“Top Take-Away: colonoscopies save lives. Like mine.” -Lian Dolan

Last year in this very issue, the Top Doc extravaganza, I wrote a cheeky column about getting my first colonoscopy. I was pretty, pretty proud of myself for being guilted into finally taking the plunge(r). I am Generation Colonoscopy, I declared, representing the Over 50 Crowd who engages in endless graphic discussions about health issues. I wrote that our motto is, “The prep is worse than the procedure.” Empowered and overconfident, I strolled into the gastroenterologist’s lair and emerged triumphant and a few pounds lighter. As the magazine went to print, I believed I had conquered the colonoscopy.

A week later, I was diagnosed with colon cancer.

If you’re wondering what it would be like to get that call on a random Monday night, wonder no more! Because living through a pandemic/economic collapse is eerily similar to the shock-and-limbo of a cancer diagnosis. Life or death situation? Check. Putting all your plans on hold indefinitely and living on a mysterious timeline controlled by medical tests, food deliveries, and meditation apps? Check. Tons of sketchy, unsolicited advice from flat-earthers who have no medical training? Check. Throw in a lot of blood draws, learning a whole new vocabulary, and harboring resentment about the hand you’ve been dealt (I’ve never smoked! I grow my own kale! I don’t even like Spam or other processed meats!) and you’re right where I was in August 2019.

But fortunately, I live in a place where there are Top Docs. And Top Nurses. And Top Techs, Top Oncology Nutritionists, and Top Medical Office Staff Who Are Super Duper Nice to Patients with Cancer. Trust me, it’s Top Health Care here in the San Gabriel Valley. Six weeks after diagnosis, I went in for surgery and had a boatload of my large intestine removed, along with a half dozen lymph nodes. First off, colon surgery prep makes the colonoscopy prep look like child’s play. Secondly, rolling down the hallway into that sterile surgical suite while staring at the ceiling was like every medical movie ever. Thirdly, I don’t recall because that’s when the really good drugs kicked in.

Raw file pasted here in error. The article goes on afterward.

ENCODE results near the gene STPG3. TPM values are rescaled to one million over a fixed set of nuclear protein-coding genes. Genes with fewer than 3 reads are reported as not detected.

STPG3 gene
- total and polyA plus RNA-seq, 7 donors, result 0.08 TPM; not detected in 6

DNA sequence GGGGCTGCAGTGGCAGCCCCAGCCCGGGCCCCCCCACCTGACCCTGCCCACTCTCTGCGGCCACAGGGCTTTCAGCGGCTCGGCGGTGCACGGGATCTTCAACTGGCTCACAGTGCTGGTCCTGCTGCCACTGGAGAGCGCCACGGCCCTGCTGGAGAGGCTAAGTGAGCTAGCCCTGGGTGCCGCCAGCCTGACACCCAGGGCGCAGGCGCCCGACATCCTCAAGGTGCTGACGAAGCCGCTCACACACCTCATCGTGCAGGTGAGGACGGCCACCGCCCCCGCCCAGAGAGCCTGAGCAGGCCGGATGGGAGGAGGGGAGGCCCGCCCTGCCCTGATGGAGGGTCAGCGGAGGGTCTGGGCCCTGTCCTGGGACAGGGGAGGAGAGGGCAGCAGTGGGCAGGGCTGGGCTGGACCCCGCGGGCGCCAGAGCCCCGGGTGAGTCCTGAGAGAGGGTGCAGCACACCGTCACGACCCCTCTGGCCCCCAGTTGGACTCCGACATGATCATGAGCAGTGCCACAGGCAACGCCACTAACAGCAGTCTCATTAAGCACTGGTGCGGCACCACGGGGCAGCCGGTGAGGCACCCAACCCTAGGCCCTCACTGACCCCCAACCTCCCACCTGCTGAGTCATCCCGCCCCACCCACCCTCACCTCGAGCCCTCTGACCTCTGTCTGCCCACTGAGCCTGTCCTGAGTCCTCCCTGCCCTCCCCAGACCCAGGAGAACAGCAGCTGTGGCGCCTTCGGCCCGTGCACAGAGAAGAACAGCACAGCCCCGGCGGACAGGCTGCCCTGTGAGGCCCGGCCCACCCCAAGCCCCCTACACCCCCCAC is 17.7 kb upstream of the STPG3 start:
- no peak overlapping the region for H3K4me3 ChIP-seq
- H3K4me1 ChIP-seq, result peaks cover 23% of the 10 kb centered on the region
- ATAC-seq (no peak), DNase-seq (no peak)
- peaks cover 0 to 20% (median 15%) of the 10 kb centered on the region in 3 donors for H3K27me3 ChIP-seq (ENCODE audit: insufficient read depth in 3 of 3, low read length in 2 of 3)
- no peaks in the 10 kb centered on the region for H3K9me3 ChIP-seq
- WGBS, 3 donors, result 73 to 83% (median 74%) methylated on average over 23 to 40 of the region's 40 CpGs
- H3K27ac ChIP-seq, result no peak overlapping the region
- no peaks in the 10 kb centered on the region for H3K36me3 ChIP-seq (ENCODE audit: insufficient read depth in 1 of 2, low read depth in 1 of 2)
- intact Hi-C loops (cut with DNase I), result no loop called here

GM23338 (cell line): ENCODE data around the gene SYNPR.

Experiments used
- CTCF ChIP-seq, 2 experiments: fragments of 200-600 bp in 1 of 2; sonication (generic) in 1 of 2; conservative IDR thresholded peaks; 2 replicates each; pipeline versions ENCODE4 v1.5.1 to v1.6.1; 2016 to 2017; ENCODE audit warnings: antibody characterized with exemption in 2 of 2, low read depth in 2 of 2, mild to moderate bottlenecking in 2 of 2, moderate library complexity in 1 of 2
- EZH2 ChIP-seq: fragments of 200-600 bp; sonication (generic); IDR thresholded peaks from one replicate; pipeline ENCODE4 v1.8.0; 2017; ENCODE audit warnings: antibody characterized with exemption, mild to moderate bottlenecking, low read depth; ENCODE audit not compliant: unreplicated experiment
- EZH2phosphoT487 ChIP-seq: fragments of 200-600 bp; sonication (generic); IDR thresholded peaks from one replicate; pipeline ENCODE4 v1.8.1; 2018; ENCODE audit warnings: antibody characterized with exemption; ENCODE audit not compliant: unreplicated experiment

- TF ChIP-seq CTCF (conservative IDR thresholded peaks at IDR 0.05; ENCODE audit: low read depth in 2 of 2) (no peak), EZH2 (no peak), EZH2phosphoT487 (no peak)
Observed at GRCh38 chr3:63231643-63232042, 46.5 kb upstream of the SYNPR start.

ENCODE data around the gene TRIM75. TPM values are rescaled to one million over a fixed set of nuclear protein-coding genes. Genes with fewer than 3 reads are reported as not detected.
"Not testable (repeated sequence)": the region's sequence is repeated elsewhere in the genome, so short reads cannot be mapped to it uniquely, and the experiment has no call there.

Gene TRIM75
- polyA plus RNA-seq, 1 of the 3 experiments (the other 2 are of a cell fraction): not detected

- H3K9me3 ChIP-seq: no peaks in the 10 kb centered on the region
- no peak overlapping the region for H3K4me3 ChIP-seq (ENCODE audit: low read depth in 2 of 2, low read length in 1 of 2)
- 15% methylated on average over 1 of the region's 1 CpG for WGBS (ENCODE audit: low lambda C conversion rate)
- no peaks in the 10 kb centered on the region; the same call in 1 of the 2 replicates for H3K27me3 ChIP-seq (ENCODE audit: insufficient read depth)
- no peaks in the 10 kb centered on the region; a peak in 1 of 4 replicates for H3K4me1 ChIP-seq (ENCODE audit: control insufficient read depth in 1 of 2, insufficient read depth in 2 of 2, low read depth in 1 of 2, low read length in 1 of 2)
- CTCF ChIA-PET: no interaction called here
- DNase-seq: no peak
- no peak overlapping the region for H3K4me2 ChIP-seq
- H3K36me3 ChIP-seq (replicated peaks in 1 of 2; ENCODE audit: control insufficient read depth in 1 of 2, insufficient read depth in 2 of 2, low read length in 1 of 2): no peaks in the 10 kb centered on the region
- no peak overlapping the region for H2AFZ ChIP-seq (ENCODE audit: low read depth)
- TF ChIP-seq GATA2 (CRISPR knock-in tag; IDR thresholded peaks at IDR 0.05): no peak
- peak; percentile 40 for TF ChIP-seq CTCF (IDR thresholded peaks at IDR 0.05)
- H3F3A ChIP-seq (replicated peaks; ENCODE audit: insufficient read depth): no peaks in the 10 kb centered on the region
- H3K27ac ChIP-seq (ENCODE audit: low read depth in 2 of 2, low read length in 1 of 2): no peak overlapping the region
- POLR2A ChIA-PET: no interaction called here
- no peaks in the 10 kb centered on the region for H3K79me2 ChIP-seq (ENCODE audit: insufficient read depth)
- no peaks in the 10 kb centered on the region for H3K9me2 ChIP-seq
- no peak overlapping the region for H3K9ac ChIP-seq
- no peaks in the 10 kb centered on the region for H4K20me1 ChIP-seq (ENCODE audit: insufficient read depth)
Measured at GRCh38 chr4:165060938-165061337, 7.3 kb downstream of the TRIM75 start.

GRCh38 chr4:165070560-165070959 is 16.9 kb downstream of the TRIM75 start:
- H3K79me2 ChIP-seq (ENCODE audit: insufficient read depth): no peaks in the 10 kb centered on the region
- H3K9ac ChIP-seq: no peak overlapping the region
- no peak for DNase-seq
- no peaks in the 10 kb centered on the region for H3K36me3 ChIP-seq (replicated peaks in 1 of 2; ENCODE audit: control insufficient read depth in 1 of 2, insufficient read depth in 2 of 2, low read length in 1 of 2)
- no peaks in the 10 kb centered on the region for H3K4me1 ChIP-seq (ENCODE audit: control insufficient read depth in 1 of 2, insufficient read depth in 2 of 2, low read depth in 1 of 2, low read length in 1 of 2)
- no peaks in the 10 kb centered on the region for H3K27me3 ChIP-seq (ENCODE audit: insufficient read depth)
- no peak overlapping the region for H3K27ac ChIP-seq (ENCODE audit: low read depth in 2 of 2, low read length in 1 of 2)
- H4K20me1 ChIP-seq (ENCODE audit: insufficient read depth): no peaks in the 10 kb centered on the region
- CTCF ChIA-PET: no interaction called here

Long story short, I am currently NED—no evidence of disease. (That’s the medically correct term for “cancer-free.”) I survived the surgery, several CT scans, a year of appointments with a variety of doctors, a scary trip to the ER, another biopsy, a pandemic, a virtual book tour, many supportive yoga classes, phone calls and cards, months on a low-fiber diet, a trip to the DMV, and finally, another colonoscopy this July that came back “clean as a whistle.”

I see you, 2020, but I don’t fear you.

There’s nothing funny about cancer. I’m a big believer in the adage “everything is material,” but even I struggled to find the laughs. When the gastroenterologist told me that my prognosis would be much grimmer if I had procrastinated another six months, I cried. When I got off the elevator on the oncology floor for the first time, I cried. When the checker at the grocery store was kind to me after a tough appointment, I cried. When my gynecologist told me that her mom died of colon cancer and she wasn’t going to let that happen to me, I cried. And when the surgeon told me I wouldn’t need any follow-up chemo or radiation because they got it all, I cried. See? Very dehydrating, but not funny.

But in between the tears, I thought a lot about access to these Top Doctors. During every step of my treatment, I realized how lucky I was to have access to good health care. It’s impossible to imagine navigating a cancer diagnosis without access to: good health insurance; coordinated care by multiple doctors; a computer, a cell phone, and Wi-Fi; knowledge of English; days off from work or paid medical leave; extra cash on hand for extra expenses; and a support system of family and friends. Even finding somebody to take the day off of work to be your mandatory ride home from a colonoscopy appointment could be a barrier to good health. (No Ubering home allowed.) For many, the journey ends before it begins. That’s not right.

Colon cancer is preventable, treatable, and beatable with early detection. For me, it’s one year down, four more to go before I can put the hashtag #cancersurvivor in my Insta profile. In the meantime, I’m the self-appointed Generation Colonoscopy Spokespatient. My first order of business is to change the messaging. Get over the prep and get the procedure. Please speak to your Top Doc about making an appointment. Here’s my Top Take-Away: colonoscopies save lives. Like mine.

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